I’ve been busy this spring planning a JDRF Kids Walk to Cure Diabetes in my local school system. A couple years ago when my child was diagnosed with Type 1 Diabetes, the learning curve was overwhelming. Even though I’d grown up with a friend who had Type 1, I‘d had no idea how complicated and scary the disease was. Now that my child deals with this disease, along with eleven other kids in our school system, it’s important that my community understands what Type 1 Diabetes entails.
My goals with organizing the walk were 1. to empower the T1D kids in our school to lead a campaign to raise money for research. 2. to educate the parents, teachers, and classmates who interact with these children on a daily basis and 3. to teach parents about warning signs as many times doctors overlook the symptoms, which can lead to dangerous consequences.
As a result, I have been working on a personal letter to send home to parents. Below is an excerpt from that letter: What Kids With T1D Want You To Know.
- They get frustrated when they miss class, lunch, or recess due to a low blood sugar or pump issues. Sometimes they are sad to miss a story that their teacher read aloud while they were in the nurse’s office.
- They don’t feel well when their blood sugar is too high, too low, or fluctuating quickly. Symptoms include dizziness, headache, stomachache, shakiness, mood swings, extreme hunger, difficulty concentrating, or feeling hyper. They can’t always eat what or when they want, depending on their blood sugar level, and have learned the importance of speaking up if they feel low – failing to consume quick-acting sugar such as juice when they are low could result in passing out.
- They get tired of pricking their fingers – which may be as much as 70-80 times per week. Some of them are known to clench their fists and hide their hands under their pillow when they are sleeping and an overnight finger prick is needed.
- Sometimes it hurts to have shots or to pull out their insulin pump site. Students on injections typically have 28-56 shots per week, and those using a pump must change their pump site 2-3 times per week. In addition, those using a CGM (continuous glucose monitor) have a sensor inserted on their skin once every 7 days.
- They get tired of counting carbohydrates for every food item that enters their mouth. It doesn’t matter whether it is fruit, whole wheat bread, milk, or cake at a birthday party – all the carbs need to be added up as it impacts the insulin dose. And unfortunately, due to the imperfections of insulin treatment, even if the food is weighed and carbs are counted precisely, blood sugars still often go high or low. Blood sugar is also affected by time of day, exercise, stress, growth spurts, viruses, changes to the everyday routine, excitement, heat, and humidity, making management even more complicated.
- They didn’t cause this disease by eating too much sugar – their pancreas just stopped working properly. T1D is an autoimmune disease. In fact, many kids with T1D have an additional autoimmune disease also such as Celiac Disease or hypothyroidism. And as long as their parents say it’s okay and the carbs are accounted for, they can have a special treat – sugar-free candy or sugar-free baked goods are no healthier for them and can cause a stomachache due to the ingredients.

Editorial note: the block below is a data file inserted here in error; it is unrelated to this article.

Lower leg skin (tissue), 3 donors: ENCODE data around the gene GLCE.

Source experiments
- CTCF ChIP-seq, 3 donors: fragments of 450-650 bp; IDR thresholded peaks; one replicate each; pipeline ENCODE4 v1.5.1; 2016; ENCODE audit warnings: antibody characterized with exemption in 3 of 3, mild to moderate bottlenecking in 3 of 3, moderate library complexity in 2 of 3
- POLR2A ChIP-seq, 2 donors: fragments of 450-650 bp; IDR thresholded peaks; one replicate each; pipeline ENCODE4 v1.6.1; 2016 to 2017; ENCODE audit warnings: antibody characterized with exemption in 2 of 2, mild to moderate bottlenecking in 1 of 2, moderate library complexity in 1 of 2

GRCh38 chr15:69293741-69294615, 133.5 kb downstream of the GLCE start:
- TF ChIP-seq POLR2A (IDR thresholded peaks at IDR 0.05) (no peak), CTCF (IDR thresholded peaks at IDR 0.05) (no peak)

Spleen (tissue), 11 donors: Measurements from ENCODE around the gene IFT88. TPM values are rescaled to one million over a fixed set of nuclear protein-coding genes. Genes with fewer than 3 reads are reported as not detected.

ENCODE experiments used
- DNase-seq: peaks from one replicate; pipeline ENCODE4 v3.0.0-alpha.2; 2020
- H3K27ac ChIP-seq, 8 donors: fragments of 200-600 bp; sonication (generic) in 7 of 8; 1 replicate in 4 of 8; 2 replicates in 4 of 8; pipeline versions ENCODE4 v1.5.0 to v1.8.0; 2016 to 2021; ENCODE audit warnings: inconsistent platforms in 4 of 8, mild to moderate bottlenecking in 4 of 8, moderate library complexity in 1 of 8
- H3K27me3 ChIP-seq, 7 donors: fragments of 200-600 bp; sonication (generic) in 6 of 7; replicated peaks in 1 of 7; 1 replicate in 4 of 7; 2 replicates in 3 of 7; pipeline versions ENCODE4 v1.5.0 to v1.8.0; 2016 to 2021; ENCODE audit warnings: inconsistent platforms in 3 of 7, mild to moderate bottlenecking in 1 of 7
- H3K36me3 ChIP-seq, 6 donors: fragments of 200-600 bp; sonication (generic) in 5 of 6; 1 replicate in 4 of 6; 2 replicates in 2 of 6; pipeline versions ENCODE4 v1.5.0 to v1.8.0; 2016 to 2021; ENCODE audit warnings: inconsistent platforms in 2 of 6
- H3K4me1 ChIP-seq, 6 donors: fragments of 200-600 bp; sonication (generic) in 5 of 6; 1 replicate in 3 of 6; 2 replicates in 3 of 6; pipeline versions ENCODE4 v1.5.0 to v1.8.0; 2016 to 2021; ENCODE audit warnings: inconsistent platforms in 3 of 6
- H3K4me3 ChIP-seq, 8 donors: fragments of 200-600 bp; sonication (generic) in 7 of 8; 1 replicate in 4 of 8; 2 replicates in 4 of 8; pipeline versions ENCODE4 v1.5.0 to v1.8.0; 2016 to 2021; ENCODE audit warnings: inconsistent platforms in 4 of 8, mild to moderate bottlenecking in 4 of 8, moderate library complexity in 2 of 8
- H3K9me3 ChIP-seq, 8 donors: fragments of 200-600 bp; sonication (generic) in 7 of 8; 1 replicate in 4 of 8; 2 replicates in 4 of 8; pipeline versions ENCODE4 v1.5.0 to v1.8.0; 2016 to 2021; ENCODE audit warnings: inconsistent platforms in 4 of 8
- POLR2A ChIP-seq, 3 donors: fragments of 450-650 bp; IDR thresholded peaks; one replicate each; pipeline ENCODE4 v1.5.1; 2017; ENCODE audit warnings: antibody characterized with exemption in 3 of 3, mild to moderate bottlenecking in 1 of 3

- Kids with T1D can do absolutely anything that kids without a chronic disease can do, including playing sports. However, it requires lots more work as managing blood sugars is a 24/7 job. T1D hasn’t stopped musicians Nick Jonas and Bret Michaels, NASCAR driver Ryan Reed, or Olympic skier Kris Freeman, to name a few.
I’ll do a follow-up post in June sharing the results of the walk and some warning signs of T1D. In the meantime, I wanted to share my new cover for my psychic thriller Dark Before Dawn (Young Ladies of Mystery Book 3.) Dawn’s psychic abilities lead her to befriend two girls who share her secret talents-but when she discovers that her new friends have dark intentions, she must make an impossible choice.
Although the book has nothing to do with diabetes, the title is ironic as I sit here focusing on this JDRF walk. Those first months after diagnosis two and a half years ago were dark, dark days. I was devastated, overwhelmed, and angry. But now I can tell parents of newly diagnosed children that it will get better as long as you continue to let the shine through your lives. Yes, this disease is a 24/7 challenge, but you can find a way to balance it into your life and gain some control. Stay positive, stay informed on the latest advances, find the right endocrinologist (which might take a little moving around), and connect with other caregivers. Maybe someday you’ll even want to organize an event such as a JDRF Kids Walk.
If you’re a parent of a child with T1D, hang in there – and if you’re not, please read the above bullet points as you never know when you’ll meet one of these strong, tough T1D warriors who might need your support.
Stacy Juba loves to write about Characters at a Crossroads: individuals who are finding themselves and getting on the right life path after overcoming obstacles. Her goals are to entertain readers of all ages as well as inspire them through her mystery, romance and contemporary fiction books for adults, teens and children. She has written about ice hockey, sibling rivalry and sportsmanship, teen psychics, U.S. flag etiquette for kids, and determined women sleuths solving mysteries. Her latest novel is Fooling Around With Cinderella, the first in the Storybook Valley chick lit sweet romance series.
Stacy is always happy to hear from readers